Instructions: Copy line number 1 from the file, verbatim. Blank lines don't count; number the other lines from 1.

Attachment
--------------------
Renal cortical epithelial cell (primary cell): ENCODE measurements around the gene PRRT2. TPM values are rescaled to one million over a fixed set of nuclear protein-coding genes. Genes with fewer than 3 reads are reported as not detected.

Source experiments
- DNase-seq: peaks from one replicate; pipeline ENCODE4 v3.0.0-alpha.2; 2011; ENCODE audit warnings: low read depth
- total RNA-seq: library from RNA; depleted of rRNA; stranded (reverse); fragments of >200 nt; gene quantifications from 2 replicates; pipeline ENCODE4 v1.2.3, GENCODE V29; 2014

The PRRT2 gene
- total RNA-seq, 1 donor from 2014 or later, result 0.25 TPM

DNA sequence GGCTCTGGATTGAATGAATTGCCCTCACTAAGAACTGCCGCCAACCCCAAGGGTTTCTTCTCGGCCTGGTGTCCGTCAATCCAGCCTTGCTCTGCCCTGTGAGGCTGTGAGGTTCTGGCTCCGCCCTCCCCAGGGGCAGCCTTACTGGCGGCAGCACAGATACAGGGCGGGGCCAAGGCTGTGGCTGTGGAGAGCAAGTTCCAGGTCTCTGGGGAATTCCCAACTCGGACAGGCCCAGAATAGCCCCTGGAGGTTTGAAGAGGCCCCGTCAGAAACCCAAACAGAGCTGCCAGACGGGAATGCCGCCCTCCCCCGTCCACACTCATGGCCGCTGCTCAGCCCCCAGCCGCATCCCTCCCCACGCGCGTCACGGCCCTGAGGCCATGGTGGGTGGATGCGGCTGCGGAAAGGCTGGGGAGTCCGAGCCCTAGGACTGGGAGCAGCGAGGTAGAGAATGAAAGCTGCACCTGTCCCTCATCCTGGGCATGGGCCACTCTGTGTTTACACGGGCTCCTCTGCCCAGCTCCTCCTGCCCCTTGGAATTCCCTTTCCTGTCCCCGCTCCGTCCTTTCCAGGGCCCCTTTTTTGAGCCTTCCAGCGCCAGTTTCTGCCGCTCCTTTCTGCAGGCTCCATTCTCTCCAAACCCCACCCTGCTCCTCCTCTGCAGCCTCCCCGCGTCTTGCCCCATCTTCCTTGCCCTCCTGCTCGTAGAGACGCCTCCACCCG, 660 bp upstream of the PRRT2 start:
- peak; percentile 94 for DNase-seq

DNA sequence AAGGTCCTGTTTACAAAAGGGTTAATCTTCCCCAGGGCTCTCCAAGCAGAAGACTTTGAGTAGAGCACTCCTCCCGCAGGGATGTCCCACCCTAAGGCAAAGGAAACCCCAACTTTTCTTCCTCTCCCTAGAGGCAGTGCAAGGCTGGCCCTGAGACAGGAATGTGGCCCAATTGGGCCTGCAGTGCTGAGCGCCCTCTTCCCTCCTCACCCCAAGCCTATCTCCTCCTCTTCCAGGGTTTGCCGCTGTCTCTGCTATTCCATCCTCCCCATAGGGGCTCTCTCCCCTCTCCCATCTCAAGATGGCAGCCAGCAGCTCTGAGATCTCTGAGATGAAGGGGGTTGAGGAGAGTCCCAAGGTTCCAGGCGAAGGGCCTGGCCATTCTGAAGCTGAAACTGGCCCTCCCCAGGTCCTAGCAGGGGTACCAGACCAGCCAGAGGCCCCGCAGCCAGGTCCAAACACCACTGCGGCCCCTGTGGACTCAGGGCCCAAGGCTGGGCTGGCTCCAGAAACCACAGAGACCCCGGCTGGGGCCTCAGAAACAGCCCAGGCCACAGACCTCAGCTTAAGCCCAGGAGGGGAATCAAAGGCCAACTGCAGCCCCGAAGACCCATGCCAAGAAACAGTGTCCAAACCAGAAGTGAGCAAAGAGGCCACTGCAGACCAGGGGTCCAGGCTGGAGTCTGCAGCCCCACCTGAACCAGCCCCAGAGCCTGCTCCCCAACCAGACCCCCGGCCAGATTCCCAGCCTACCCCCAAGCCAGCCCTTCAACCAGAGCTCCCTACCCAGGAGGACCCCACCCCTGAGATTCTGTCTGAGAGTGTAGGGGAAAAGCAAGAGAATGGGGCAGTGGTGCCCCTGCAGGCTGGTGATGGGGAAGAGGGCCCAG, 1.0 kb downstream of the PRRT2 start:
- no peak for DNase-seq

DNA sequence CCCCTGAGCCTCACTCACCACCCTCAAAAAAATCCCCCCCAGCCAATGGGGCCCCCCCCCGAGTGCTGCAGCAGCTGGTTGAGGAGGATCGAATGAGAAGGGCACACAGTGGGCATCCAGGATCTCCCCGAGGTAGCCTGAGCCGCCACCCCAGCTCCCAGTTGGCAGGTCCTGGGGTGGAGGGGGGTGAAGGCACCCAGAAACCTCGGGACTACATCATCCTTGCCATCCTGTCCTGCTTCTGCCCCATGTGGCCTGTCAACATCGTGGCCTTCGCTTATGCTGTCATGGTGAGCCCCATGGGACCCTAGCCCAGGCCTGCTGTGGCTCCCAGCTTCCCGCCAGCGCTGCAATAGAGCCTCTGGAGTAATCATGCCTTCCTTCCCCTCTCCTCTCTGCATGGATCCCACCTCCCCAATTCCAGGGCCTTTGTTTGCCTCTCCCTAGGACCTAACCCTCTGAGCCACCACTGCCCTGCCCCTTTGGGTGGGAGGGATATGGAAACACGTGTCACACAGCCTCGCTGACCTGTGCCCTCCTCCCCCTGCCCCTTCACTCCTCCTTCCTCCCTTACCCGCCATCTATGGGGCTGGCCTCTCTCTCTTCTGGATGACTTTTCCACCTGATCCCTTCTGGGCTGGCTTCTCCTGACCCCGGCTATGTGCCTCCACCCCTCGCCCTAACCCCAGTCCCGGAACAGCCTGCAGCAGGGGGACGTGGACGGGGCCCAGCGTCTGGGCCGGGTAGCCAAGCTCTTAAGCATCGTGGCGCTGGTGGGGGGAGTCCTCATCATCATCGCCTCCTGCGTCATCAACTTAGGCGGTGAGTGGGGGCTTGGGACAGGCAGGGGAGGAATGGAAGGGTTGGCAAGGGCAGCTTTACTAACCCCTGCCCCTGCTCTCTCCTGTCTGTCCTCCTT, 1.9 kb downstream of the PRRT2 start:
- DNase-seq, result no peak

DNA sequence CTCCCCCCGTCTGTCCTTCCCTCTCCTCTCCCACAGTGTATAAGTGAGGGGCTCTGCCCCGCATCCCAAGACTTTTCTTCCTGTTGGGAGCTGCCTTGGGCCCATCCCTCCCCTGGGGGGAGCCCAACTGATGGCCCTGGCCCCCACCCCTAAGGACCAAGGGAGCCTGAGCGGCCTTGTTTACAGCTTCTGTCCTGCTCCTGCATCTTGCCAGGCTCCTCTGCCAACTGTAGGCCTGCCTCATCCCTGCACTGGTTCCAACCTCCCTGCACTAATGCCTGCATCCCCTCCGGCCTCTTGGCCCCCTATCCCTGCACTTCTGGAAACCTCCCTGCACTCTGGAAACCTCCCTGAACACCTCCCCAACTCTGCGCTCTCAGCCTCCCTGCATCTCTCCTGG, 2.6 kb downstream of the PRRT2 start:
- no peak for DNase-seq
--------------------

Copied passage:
Renal cortical epithelial cell (primary cell): ENCODE measurements around the gene PRRT2. TPM values are rescaled to one million over a fixed set of nuclear protein-coding genes. Genes with fewer than 3 reads are reported as not detected.